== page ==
A. The real estate closing is the final stage in the purchase and sale process. If mortgage financing has been obtained, the closing will generally take place at the offices of the lender. The closing will be attended by the seller and purchaser, their respective attorneys, the real estate broker and the closing agent for the mortgage lender. At the closing, the mortgage and accompanying note are signed by the buyers, the real estate broker remits any escrow money (deposit) to the seller less broker’s commissions, the buyer pays any necessary cash to close above the mortgage and the seller delivers a deed and other documents of conveyance to the buyer, receiving in return the net mortgage proceeds and other cash to close. Any outstanding mortgages or liens are paid off from funds exchanged at the closing. The parties will receive and review detailed accountings of money paid and received (a closing statement) to assure that financial obligations have been met. Deeds and other documents showing a change of ownership, together with any mortgages will be recorded in the county where the property is located to alert future buyers or lenders of the status of title. When existing mortgages are paid off at closing, the buyer will obtain a satisfaction of mortgage that is recorded to reflect that the mortgage lien has been extinguished.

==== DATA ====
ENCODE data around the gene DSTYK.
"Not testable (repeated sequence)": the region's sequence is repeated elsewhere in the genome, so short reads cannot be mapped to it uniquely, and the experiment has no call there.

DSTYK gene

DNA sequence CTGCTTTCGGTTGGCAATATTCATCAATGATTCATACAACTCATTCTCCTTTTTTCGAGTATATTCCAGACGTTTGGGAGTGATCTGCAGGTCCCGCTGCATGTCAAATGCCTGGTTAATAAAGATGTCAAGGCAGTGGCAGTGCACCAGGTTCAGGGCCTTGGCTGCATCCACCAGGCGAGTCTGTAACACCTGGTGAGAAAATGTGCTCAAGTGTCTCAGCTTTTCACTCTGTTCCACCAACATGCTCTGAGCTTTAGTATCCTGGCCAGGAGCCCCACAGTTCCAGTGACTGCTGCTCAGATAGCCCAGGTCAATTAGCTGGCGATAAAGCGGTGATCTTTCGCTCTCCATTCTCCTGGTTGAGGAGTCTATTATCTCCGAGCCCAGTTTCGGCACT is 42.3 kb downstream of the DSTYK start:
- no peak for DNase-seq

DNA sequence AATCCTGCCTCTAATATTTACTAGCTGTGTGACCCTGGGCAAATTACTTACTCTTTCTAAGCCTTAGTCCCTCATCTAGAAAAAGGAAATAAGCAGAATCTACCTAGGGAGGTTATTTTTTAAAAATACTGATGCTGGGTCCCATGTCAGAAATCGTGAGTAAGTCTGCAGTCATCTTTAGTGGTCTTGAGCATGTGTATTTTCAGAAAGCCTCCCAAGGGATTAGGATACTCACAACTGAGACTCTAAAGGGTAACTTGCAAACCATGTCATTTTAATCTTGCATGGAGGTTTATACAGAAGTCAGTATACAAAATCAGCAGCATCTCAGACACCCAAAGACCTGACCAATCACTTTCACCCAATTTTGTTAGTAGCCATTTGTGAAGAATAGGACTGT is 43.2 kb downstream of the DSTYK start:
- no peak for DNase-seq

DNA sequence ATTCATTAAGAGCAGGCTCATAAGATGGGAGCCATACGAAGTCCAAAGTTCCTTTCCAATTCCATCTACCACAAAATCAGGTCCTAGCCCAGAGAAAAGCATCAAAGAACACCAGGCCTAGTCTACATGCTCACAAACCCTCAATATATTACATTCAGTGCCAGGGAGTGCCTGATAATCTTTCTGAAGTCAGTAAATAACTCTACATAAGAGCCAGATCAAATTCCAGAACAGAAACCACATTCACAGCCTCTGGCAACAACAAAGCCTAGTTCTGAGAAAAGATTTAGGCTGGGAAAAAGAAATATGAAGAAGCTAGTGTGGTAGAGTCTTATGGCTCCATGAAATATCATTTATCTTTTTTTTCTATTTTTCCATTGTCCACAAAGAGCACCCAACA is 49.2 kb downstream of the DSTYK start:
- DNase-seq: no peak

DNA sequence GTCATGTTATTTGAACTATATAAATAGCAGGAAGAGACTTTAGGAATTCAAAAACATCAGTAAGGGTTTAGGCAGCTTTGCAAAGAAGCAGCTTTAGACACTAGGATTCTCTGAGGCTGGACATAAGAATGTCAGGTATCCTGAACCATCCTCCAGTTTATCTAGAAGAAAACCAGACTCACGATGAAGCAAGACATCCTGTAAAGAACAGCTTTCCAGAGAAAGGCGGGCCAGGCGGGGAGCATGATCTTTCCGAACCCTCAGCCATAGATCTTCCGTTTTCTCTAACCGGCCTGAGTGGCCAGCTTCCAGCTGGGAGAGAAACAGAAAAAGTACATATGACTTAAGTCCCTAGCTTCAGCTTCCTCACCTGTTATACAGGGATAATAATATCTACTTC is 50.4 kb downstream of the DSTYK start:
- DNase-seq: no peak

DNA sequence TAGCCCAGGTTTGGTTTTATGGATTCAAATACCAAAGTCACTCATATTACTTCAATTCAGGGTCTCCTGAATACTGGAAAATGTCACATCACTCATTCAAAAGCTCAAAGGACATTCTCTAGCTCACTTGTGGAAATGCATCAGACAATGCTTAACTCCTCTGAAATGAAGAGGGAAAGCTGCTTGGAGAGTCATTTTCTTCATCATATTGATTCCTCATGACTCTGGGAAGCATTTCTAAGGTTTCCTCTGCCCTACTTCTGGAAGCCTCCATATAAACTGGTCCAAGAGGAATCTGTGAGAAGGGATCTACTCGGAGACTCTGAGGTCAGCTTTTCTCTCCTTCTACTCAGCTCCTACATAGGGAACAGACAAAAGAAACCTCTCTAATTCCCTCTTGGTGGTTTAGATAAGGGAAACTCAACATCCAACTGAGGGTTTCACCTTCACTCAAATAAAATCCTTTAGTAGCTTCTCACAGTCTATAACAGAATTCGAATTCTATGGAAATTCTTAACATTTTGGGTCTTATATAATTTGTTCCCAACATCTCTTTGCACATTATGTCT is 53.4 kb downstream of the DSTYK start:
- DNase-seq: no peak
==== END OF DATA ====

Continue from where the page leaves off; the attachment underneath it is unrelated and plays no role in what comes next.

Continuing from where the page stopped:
Q. What is a warranty deed?

A. Most real estate contracts require the seller to deliver to the buyer a warranty deed that affirmatively states that the seller has good and marketable title to the property being sold. Occasionally, a buyer will receive and accept a quit claim deed, which merely transfers the seller’s interest in the property to the buyer without promising that title is good and marketable. A quitclaim deed is rarely used in conventional real estate transactions; it is generally used for transfers between family members, gifts of property or in the context of a divorce proceeding when one party is ordered or agrees to convey the marital home to a former spouse.